Armenian and Azerbaijani FMs discuss Karabakh problem
The Foreign Ministers of Armenia and Azerbaijan held a meeting on 11 July.
As was reported after the meeting, ‘modalities of advancement of the Nagorno-Karabakh negotiation process were discussed at the meeting’.
The official report ended as follows: “The Co-chairs asked the ministers to convey to the Presidents their proposal on organizing a summit this year. It was agreed to convene the Foreign Ministers’ next meeting on the sidelines of the UN General Assembly session, in New York, in September this year.”
Reports from Azerbaijan
Initially, the Azerbaijani and Armenian Foreign Ministers were expected to meet on the sidelines of the OSCE Informal Ministerial meeting, in Mauerbach, in the vicinity of Vienna. However, at the very last moment, the meeting venue was changed to Brussels for some unknown reason.
Hikmet Hajiyev, a spokesperson for the Azerbaijani Foreign Ministry, said yesterday that ‘Baku expects that talks on the Nagorno-Karabakh conflict settlement between the Foreign Ministers of Azerbaijan and Armenia, scheduled for Tuesday in Brussels, will be held in a serious and effective manner’.
“The current state of the negotiation process, as well as holding of talks in a serious and effective manner, will be in focus at the Azerbaijani and Armenian Foreign Ministers’ meeting,” Hikmet Hajiyev, an Azerbaijani Foreign Ministry Spokesperson, told Interfax-Azerbaijan news agency.
The details of the Brussels talks haven’t been revealed. As reported, the sides agreed to convene the Foreign Ministers’ next meeting on the sidelines of the UN General Assembly session in New York, in September this year.
The OSCE Minsk Group Co-Chairs also stood with the initiative to hold a meeting between the Presidents of the two countries.
Reports from Armenia
The Brussels meeting was in focus of the Armenian mass media’s attention. As was reported ahead of the meeting, it would be held on the initiative and with participation of the OSCE Minsk Group Co-Chairs.
Since the official reports, as usual, provide minimum details, one could only guess what was going on at the negotiation table.
The content of the Armenian Foreign Minister’s conversation with his Azerbaijani counterpart during the meeting could be assumed from the text of his speech at the OSCE Informal Ministerial meeting, held a few hours before the talks.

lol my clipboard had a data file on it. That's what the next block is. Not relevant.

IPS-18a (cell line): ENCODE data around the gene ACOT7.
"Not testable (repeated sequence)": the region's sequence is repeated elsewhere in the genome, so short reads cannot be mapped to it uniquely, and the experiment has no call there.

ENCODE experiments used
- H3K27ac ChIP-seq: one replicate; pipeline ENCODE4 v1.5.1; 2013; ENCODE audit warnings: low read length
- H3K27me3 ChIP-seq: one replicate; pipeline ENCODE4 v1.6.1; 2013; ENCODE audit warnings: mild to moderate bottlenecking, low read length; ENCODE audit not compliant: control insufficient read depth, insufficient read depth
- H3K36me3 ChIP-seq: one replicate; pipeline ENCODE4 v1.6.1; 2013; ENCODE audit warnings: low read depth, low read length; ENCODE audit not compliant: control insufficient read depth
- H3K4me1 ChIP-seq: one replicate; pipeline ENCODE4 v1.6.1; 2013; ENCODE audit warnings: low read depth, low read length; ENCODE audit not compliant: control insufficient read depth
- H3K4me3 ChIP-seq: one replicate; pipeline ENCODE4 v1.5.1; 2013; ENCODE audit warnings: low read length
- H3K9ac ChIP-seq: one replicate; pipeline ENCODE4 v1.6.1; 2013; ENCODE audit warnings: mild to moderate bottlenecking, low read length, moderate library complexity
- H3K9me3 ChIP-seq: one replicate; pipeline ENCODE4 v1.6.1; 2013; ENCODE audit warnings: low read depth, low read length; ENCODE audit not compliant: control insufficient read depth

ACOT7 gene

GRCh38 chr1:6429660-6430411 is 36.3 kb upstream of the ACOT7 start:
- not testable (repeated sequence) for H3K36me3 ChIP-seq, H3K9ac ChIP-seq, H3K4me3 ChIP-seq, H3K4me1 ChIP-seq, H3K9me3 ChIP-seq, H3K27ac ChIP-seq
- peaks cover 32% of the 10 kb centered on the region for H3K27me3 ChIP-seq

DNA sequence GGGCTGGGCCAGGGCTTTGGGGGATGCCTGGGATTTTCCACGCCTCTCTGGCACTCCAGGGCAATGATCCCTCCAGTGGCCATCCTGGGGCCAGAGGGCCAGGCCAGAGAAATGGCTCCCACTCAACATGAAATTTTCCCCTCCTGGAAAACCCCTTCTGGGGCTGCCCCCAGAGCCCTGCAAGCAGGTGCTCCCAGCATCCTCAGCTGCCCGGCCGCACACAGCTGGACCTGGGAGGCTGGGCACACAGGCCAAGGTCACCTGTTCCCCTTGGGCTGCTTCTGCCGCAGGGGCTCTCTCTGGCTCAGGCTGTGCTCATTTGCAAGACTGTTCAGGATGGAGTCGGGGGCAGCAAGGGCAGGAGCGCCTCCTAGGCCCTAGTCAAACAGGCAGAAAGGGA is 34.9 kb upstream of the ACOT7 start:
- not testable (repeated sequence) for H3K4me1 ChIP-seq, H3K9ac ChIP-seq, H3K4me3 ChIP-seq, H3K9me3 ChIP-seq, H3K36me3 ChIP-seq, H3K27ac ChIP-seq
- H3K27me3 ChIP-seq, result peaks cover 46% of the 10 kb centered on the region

As Minister Nalbandian pointed out, Azerbaijan backtracked from the agreements reached during the talks following the large-scale military actions on the Karabakh contact line, in April 2016. At the Summits in Vienna and St. Petersburg, it was agreed to establish mechanisms for the investigation of ceasefire violations, as well as to comply with the 1994-1995 trilateral ceasefire agreement.
The Armenian Foreign Minister stated as follows: “Such actions put in question Baku’s credibility for being a party to negotiations … on 4 July, the Azerbaijani leadership once again resorted to the tactics of notorious terrorist organizations and, like many times before, used its civilian population as a human shield for shelling the territory of Nagorno-Karabakh (NKR) by heavy weaponry, including multiple rocket launcher systems. In response to that, the NKR Defense Army had to resort to self-defense.
“As long as Azerbaijan fails to honor its international commitments … it’s the Azerbaijani leadership that bears full responsibility for the consequences of its provocative actions.”
At the end, Edward Nalbandian stated as follows: “We are bound together to advance the cause of peace and security through the OSCE. We will continue to be actively involved in all efforts aimed at building cooperation, consent and trust in the OSCE area.”